On July 24, following nearly two weeks of massive protests, Puerto Rico’s embattled Gov. Ricardo Rosselló announced that he would resign. The shocking development followed the release of secret chats that showed Rosselló and other members of the government using sexist and homophobic language to refer to political rivals, and the mocking of victims of the deadly Hurricane Maria. It also marked the first time in Puerto Rico’s history that a governor was removed from office without an election.
The cache of secret chats was released through Puerto Rico’s Centro de Periodismo Investigativo (CPI), an organization that has long been at the forefront of battles for public information. The CPI has become a safe haven for journalists who share a commitment for government transparency or who have been pushed out of news outlets that have either eliminated or significantly downsized their investigative reporting units.
Recent CPI reports have revealed government corruption and neglect of marginalized groups, as well as the real death toll of Hurricane María. These reports have challenged the Rosselló administration’s culture of obscurity, fuelling the protests against the Rosselló administration.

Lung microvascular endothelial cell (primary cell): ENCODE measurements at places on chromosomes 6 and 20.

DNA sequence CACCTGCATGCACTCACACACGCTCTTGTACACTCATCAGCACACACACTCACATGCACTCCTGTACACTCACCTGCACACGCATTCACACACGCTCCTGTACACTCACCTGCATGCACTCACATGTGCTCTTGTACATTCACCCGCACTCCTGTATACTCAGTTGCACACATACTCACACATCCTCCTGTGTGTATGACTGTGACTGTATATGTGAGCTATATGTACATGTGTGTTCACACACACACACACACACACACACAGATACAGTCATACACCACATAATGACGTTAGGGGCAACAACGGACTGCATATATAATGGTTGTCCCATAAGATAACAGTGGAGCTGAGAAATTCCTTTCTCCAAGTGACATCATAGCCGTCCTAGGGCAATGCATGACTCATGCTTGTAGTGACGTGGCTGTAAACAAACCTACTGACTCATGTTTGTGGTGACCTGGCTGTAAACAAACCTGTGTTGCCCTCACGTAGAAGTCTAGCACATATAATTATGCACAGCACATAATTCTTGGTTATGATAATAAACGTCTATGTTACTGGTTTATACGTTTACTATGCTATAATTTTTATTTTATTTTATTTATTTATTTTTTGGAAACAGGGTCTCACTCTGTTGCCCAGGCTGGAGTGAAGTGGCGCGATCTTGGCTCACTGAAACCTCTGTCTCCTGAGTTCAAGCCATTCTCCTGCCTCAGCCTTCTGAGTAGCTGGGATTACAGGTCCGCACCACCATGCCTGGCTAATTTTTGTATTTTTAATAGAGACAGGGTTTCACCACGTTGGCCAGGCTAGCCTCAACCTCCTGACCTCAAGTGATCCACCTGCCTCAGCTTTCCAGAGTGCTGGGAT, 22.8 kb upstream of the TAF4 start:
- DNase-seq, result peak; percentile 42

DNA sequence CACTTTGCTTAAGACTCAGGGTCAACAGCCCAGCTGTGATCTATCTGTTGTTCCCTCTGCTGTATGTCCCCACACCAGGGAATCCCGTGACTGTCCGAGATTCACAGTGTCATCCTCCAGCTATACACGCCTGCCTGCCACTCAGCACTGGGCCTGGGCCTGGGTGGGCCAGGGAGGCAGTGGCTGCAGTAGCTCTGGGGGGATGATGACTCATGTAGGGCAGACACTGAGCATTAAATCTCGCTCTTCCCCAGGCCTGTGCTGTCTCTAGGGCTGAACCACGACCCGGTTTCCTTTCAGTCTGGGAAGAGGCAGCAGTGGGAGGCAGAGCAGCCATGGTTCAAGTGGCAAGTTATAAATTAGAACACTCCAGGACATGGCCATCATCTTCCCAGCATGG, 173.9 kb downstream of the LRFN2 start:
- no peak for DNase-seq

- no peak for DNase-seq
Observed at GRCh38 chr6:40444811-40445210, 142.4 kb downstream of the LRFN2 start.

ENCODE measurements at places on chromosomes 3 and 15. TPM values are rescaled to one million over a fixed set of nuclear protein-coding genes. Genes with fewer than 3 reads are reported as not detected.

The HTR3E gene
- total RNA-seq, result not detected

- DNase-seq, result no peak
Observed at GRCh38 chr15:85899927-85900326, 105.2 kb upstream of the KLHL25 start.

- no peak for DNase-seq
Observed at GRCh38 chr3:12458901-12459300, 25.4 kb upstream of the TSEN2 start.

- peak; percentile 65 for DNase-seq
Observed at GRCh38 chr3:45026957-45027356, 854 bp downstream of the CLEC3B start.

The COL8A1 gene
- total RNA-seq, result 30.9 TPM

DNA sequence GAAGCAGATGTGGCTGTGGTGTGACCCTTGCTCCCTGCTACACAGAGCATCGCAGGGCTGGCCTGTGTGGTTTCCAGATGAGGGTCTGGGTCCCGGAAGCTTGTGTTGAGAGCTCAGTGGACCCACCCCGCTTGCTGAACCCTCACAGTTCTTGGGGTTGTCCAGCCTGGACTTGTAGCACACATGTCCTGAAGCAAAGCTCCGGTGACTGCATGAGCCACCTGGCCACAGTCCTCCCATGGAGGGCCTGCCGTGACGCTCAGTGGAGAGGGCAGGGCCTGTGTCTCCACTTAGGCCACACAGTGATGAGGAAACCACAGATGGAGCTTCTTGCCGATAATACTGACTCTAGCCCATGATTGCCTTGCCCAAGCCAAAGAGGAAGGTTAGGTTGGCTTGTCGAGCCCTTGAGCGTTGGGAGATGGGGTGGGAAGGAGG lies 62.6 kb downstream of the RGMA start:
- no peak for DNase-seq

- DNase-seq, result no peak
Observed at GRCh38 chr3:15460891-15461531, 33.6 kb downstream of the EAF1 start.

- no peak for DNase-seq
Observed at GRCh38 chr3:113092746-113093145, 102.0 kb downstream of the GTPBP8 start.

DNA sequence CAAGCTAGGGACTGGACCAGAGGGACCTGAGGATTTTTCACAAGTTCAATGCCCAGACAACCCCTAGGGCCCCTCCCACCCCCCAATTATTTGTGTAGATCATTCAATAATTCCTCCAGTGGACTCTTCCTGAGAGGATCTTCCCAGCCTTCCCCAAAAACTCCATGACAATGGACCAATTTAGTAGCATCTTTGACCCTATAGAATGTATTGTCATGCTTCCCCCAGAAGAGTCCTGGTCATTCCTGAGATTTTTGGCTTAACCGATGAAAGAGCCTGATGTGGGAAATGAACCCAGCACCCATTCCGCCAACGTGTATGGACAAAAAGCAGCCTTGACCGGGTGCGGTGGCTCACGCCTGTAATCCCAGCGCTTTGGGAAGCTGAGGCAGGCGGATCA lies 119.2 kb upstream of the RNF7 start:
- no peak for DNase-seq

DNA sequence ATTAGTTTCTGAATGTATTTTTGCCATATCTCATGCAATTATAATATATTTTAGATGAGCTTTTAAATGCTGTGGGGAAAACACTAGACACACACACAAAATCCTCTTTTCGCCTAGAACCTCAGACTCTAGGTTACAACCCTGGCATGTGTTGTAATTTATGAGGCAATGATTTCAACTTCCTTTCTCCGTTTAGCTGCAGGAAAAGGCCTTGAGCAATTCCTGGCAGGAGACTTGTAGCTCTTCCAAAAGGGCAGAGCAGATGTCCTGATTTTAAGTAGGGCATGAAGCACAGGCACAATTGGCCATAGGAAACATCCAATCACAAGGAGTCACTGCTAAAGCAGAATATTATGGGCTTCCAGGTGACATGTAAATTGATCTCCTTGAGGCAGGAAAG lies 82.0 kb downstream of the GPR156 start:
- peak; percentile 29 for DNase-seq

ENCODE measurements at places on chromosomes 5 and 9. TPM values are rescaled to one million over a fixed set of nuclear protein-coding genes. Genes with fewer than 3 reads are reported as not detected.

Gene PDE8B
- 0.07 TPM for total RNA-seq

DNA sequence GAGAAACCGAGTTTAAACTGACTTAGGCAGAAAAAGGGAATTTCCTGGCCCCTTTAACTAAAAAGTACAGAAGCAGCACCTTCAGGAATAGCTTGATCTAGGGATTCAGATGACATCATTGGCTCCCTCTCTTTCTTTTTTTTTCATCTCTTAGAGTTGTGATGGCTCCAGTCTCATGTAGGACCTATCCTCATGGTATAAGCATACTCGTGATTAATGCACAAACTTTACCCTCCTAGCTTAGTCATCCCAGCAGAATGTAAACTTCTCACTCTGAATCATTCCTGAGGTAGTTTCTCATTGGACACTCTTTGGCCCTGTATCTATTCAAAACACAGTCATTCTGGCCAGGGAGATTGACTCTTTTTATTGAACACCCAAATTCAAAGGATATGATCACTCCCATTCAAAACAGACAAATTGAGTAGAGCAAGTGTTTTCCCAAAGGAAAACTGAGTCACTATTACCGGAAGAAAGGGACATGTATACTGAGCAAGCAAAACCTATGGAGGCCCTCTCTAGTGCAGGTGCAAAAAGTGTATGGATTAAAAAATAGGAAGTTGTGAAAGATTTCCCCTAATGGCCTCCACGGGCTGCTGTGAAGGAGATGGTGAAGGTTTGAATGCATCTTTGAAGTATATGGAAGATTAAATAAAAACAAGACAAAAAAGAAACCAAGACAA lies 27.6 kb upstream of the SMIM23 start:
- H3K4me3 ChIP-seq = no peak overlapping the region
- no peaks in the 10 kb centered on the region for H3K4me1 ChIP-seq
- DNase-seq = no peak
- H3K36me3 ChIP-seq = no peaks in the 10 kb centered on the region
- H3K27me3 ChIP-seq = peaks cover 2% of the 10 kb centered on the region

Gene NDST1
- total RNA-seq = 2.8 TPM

In These Times recently spoke with Carla Minet, executive director of the CPI, about the organization’s role in the protests, the importance of government transparency, and what’s next for Puerto Rico.
One of the things that led to the current uprising in Puerto Rico was an almost 900-page chat that was leaked, and that was administered by Gov. Ricardo Rosselló himself, alongside some of his top aides. Your organization, CPI, was one of the outlets that published the chats and was the first outlet to publish it in its entirety. When did you realize what you had with this leak?
CM: *Laughs* As soon as we were able to scroll down the document, I think it took, like, maybe 10 to 15 minutes to understand, you know, the implications of the documents. At that point we had seen the previous leaked pages.
I think that small leaks that have happened at points were not, they didn’t have the impact of the whole document. They were like pieces that didn’t communicate how deep the problem was, in terms of possible offenses, in terms of ethics and violations of not only the law but protocols and, of course, common sense.